The biker dude scowled at me as I sat next to him. He seemed life-beaten and harsh. To be honest, I felt pretty intimidated by him. Yet, within ten minutes together, something triggered his gentle side. This trigger is available to all of us.
In his biker-dude outfit; leather jacket, tough-soled shoes and messy helmet-hair, he watched me play with my one-year-old grandson. I sat on the sofa keeping an eye on the baby as he practiced his newly found skill of walking – he would venture as far as his courage would take him then turn around and run back into my arms. All the while the biker-dude watched out of the corner of his eye. At one point he got up, fetched himself some coffee and went and stood a few feet away. My grandson followed and stared up at him as only young children can. Then, for no apparent reason, the little one cracked a huge smile. Biker-dude caved. “Darn cute kid,” he said, bent down and cooed, “Hello, buddy.”
There’s something about the tenderness of babies that we all understand and, no matter how tough we become, we intuitively respond with gentleness. We touch them softly, we speak in kind tones and we are protective toward them, eager to look out for their good. We see their immeasurable value and treat them carefully.
Why does this change?
When does this change? Why does it change?
Life is hard. I don’t think it was meant to be anything else. It is in the struggling that we find purpose. Answers to meaningful questions should not loll about at surface level but should be tucked away in obscure nooks, found only by careful thought, eager enquiry and plain old persistence. The search keeps us alive and vital and the answers, when found, are treasured and valued.
A little while ago, when I was feeling completely overwhelmed at work, I was challenged to discover six areas that are vital for me to accomplish in my leadership role and then to concentrate on only those. I wrote many items on my list only to be scratched off and replaced by others. It took a lot longer than I thought it would but in the end it was a fascinating and worthwhile exercise. It set me free from the myriad of burdens leaders sometimes find themselves carrying.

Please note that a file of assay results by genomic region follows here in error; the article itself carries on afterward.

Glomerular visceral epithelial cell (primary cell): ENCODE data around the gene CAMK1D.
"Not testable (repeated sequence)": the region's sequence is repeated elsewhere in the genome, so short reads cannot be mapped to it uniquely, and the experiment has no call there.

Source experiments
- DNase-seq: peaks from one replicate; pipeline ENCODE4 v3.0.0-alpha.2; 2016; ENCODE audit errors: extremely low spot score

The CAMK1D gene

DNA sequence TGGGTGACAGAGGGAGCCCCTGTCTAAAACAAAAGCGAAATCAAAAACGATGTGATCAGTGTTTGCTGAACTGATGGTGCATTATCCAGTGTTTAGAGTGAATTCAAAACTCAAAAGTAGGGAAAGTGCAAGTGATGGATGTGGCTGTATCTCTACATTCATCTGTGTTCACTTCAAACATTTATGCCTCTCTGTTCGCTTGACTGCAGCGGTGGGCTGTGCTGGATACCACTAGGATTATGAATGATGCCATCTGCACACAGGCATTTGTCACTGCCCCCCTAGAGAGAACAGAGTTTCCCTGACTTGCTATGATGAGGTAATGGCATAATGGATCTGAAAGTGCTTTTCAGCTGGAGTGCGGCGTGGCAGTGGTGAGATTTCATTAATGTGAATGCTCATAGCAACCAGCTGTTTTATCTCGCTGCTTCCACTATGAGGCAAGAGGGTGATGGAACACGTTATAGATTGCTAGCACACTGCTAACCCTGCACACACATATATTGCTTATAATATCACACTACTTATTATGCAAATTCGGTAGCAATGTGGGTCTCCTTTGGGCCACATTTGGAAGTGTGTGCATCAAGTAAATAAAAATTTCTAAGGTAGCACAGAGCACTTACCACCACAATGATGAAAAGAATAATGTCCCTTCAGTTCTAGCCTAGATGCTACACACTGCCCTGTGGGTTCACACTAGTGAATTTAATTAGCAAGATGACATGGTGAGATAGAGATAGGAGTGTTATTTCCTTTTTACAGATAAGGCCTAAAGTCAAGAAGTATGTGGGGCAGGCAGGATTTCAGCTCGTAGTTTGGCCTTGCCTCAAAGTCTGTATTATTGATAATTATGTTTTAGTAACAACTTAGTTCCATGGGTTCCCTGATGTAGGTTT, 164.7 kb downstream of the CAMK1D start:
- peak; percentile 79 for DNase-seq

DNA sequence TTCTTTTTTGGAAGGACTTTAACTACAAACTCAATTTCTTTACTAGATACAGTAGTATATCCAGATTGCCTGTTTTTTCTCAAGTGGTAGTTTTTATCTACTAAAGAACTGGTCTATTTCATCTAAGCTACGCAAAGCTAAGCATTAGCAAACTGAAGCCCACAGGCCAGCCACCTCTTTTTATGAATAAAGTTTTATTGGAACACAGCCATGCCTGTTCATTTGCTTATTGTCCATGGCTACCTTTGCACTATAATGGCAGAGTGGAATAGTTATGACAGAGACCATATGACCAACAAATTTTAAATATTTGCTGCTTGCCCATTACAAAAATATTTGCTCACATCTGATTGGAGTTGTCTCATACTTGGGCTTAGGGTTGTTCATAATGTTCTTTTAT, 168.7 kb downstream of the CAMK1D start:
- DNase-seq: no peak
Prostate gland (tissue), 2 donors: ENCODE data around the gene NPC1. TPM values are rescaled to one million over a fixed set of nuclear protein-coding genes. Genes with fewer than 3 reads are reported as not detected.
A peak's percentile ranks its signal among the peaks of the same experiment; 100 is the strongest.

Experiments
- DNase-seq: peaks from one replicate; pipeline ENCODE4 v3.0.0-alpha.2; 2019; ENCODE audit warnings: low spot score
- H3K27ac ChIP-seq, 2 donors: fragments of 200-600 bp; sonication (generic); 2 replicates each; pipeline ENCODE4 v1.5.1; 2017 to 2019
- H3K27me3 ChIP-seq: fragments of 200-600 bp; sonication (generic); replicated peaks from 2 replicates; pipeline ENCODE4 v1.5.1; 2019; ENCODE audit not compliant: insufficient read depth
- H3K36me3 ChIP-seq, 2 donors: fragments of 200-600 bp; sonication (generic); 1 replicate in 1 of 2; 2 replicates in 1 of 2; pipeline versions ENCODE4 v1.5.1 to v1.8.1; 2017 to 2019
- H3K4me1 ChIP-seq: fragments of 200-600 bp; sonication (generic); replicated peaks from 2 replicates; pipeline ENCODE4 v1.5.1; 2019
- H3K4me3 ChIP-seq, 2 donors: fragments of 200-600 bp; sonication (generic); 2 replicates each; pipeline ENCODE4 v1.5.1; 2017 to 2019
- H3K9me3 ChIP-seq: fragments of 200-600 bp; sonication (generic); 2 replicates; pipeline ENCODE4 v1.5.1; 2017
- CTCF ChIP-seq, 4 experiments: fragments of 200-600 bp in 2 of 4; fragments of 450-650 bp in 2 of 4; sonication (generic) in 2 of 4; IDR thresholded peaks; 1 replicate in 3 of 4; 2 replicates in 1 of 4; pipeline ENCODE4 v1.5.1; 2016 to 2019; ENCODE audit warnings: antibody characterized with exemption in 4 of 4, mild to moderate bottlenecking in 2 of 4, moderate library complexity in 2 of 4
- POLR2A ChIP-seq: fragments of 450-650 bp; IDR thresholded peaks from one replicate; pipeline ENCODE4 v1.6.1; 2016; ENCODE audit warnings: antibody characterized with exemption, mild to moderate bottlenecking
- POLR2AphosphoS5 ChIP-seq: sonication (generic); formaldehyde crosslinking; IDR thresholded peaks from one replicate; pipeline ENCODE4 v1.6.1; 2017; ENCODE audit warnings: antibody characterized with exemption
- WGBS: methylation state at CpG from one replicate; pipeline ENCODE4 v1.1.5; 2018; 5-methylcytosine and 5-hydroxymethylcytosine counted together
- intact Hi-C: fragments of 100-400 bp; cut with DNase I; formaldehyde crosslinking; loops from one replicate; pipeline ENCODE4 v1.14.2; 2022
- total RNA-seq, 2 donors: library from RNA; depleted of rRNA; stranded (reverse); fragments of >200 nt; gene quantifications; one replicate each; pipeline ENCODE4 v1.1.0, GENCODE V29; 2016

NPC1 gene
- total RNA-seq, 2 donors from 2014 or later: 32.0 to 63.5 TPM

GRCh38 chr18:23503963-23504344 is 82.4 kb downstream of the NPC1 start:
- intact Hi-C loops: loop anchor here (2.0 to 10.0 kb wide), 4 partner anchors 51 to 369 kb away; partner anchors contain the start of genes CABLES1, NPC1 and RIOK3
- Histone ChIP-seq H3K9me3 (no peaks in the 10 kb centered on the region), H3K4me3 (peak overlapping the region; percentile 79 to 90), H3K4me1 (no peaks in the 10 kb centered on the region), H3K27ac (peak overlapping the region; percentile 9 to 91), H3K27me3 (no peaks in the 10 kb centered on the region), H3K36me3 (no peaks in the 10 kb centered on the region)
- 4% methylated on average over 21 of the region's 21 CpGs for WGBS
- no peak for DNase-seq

It got me thinking. What about my life outside of work? What are six areas in my personal life that, if I concentrated on only those for a set period, would change my world? It was a life altering exercise for me.
I have honed in on one that I would like to share with you. If adopted, I believe it could improve everything in your life.
Yesterday at gym, I watched as a middle-aged woman went through the paces with her personal trainer. I had earphones firmly plugged into my ears listening to some of my favorite songs in an attempt to distract me from the treadmill I was on, so I could not hear what they were saying to each other. I just watched their actions and I was impressed.
The trainer stood beside her through each set of exercises. He never left her side, moved along with her when she started on a new machine, nodded his head regularly and then patted her on the back when she finished. She left smiling. The next client was a man I estimate to be in his early twenties. The trainer changed his tactics somewhat. He again never left the man’s side, but his demeanor was different. He clapped his hands a lot, never scowled or shouted but seemed to push this client harder and demanded more. My workout finished before they were done but by all accounts, they were getting along famously.
I spend most of my daytime at work so when stuff goes on there, it affects me personally. I’m sure that’s true for you too – none of us can totally separate each part of our life. Sometimes, our work life flows into our home life and the other way around. We’re human.
So, back to the big fat changes in my life. We have completely overhauled Helping Hands In Africa. We have a new name, a new logo and a new brand. I love it. It’s taken a lot of prayer, creativity and hard work but in the end worth it.
Take a look and let me know what you think. Click to comment.
The other day I went to the movies. I told the teenage guy behind the window which movie I wanted and he asked, “Do you want an adult ticket?” The movie was not a kid’s movie so I was a little bewildered why he would ask me that question.